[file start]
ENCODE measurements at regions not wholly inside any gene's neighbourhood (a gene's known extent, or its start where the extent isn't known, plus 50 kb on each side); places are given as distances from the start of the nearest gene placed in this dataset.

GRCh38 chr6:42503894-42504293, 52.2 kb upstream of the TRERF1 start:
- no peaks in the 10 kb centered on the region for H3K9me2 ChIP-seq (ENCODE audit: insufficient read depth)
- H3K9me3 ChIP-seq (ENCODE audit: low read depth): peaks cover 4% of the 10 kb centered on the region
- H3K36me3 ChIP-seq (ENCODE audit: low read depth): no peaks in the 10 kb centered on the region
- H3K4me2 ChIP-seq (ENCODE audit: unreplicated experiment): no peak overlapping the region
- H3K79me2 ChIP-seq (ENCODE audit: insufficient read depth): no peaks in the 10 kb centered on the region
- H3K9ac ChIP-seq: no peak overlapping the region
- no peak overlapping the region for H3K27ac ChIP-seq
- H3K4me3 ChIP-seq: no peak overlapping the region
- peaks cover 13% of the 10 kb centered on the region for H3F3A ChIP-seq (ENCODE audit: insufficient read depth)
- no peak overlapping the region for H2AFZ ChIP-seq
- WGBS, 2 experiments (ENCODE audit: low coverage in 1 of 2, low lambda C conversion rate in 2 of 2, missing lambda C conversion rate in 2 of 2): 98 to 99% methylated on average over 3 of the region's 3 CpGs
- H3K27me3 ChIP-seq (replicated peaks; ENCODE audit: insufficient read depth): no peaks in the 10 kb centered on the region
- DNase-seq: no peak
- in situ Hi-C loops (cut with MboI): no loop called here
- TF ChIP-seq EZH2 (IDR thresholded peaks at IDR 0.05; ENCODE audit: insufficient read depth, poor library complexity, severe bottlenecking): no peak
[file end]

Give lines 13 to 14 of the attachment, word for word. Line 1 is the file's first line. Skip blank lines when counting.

- WGBS, 2 experiments (ENCODE audit: low coverage in 1 of 2, low lambda C conversion rate in 2 of 2, missing lambda C conversion rate in 2 of 2): 98 to 99% methylated on average over 3 of the region's 3 CpGs
- H3K27me3 ChIP-seq (replicated peaks; ENCODE audit: insufficient read depth): no peaks in the 10 kb centered on the region